The conjectured comet crash was practically yesterday compared to the dinosaur-killing asteroid of 65 million years ago, which humans were not around to see. But the Clovis people would have been there to witness this particular disaster unfold. While their remarkable stone-tool culture vanishes from the record at this point, we have no way of knowing how the comet strike affected these prehistoric Americans. (For examples of the striking Clovis culture, see Extraordinary Artifacts and Stone Age Toolkit.)

Whatever the culprit, something definitely happened to cause rapid extinctions across North America. One longstanding view is that the Clovis hunters arrived from Asia to find the North American big game easy prey to their sophisticated weaponry and hunting techniques. Within a few centuries they had wiped out the most vulnerable species. But geologist James Kennett of the University of California, Santa Barbara, argues that while comparable "overkills" occurred on many islands, the idea that bands of Stone Age hunters could annihilate a continent's-worth of big animals is absurd.

Another long-established theory proposes that a sudden, sharp flip back to ice-age climate conditions was responsible for the die-off. Evidence shows, however, that the big animals had survived similar episodes of severe climate stress before. A third idea, that a virulent disease or diseases wiped out the megafauna, has also been advanced. Now the comet-impact hypothesis introduces a fourth possible culprit for the extinctions. (In End of the Big Beasts, hear the strong opinions of a spokesman for each of the four camps, including Jim Kennett.)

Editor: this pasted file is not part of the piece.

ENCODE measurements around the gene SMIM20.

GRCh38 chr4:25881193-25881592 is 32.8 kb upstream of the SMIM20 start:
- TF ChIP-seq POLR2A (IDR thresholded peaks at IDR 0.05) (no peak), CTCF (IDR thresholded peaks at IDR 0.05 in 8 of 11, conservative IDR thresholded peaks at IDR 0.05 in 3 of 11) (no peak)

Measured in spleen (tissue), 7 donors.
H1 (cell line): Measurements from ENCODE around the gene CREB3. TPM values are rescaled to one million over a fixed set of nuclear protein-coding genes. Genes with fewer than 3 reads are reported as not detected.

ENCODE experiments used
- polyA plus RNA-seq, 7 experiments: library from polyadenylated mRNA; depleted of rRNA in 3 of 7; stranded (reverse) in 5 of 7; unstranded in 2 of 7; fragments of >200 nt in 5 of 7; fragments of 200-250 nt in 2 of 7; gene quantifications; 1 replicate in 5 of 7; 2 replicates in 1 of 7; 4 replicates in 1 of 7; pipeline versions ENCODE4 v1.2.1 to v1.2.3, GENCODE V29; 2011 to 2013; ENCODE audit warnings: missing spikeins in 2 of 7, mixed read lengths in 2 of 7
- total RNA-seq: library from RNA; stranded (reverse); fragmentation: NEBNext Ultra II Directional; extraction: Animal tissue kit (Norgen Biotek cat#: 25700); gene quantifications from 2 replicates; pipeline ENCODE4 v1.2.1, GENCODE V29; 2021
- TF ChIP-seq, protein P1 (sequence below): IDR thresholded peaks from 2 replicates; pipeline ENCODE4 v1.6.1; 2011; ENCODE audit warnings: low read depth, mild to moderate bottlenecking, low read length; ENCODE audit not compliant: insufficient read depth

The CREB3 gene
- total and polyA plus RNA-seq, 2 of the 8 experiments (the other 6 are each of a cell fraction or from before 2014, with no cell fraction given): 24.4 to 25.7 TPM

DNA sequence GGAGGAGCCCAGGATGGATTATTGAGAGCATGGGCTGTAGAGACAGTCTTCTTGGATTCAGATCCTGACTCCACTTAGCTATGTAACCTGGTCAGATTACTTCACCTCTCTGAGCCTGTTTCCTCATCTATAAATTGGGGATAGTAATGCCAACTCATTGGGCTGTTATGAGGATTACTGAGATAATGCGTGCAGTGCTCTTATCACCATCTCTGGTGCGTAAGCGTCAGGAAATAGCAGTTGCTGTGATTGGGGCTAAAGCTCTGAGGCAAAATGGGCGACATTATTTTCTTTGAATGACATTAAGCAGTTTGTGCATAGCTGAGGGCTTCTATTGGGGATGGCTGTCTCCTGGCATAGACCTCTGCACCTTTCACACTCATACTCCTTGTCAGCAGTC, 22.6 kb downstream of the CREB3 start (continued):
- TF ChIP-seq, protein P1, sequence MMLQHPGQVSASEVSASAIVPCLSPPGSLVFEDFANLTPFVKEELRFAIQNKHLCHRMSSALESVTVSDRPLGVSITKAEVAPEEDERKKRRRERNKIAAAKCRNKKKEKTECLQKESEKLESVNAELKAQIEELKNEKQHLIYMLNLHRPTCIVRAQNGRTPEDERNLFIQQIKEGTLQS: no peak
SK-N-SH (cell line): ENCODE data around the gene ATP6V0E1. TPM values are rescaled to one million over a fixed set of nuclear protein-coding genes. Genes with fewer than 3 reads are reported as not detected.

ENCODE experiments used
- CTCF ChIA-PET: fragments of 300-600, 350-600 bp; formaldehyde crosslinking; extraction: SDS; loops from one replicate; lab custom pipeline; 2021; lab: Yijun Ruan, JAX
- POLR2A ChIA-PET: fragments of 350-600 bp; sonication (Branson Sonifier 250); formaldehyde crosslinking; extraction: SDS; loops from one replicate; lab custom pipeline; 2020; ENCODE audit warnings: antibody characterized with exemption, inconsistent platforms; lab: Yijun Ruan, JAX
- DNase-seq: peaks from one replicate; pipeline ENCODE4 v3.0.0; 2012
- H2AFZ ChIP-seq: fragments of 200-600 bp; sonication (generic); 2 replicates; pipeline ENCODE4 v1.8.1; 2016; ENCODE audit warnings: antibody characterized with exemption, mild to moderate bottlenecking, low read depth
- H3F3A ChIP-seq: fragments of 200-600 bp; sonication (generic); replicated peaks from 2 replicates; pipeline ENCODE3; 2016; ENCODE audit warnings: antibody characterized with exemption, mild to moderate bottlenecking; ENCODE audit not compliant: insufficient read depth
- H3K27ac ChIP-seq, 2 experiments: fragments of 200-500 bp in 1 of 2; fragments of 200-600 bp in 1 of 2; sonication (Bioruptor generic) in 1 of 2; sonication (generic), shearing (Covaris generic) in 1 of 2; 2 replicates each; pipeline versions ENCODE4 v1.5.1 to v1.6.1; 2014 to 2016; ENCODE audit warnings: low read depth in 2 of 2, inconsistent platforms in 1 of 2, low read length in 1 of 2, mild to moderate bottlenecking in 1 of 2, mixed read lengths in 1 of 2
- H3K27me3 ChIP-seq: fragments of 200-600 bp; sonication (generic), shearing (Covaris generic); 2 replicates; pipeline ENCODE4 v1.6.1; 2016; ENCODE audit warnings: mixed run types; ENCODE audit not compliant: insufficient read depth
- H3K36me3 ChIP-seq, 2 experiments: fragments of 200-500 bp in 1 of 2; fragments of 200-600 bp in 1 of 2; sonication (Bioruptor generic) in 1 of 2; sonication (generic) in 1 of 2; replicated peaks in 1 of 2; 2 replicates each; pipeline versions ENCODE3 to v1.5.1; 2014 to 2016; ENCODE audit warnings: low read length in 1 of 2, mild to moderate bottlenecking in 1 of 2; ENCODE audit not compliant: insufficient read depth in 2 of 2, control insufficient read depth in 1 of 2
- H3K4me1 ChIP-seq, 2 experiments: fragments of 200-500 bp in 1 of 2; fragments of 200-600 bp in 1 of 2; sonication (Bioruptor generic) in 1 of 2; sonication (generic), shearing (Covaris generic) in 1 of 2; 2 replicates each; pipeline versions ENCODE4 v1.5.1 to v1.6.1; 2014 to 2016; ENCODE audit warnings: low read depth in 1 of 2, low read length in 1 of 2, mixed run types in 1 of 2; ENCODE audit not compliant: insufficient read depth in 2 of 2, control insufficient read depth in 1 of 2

Proposed by Kennett and others, the comet-impact hypothesis has been bolstered by unusual discoveries in a distinctive soil layer known as the "black mat," found at more than 50 sites across North America. The most intriguing clue is the presence of nanodiamonds, tiny gems believed to be forged only under the enormous heat and pressure of an extraterrestrial impact.

To test the hypothesis, NOVA brings leading climate scientist Paul Mayewski of the University of Maine and other experts to Greenland to hunt for such cosmic materials trapped in a narrow layer of ice associated with the time of the supposed impact. Mayewski likens the search to "worse than looking for a needle in a haystack." Amazingly, they find the layer and its inclusions.

In addition to Kennett and Mayewski, "Last Extinction" features independent geologist Allen West, archeologist Vance Haynes of the University of Arizona, and physicist Mark Boslough of Sandia National Laboratories, an outspoken skeptic of the comet-impact scenario. (Follow the decades-long rumpus over the cause of the die-offs, in The Extinction Debate.)

One of the most moving moments in the program comes when Kennett sees evidence for his hypothesis materialize before his eyes on an electron microscope display. "Exciting isn't really the word," he says, choking up. "It's an experience you usually don't have much in your scientific career. Moments of intense discovery are very emotional for scientists."
http://img4.imageshack.us/img4/9864/screensnovalastextincti.jpg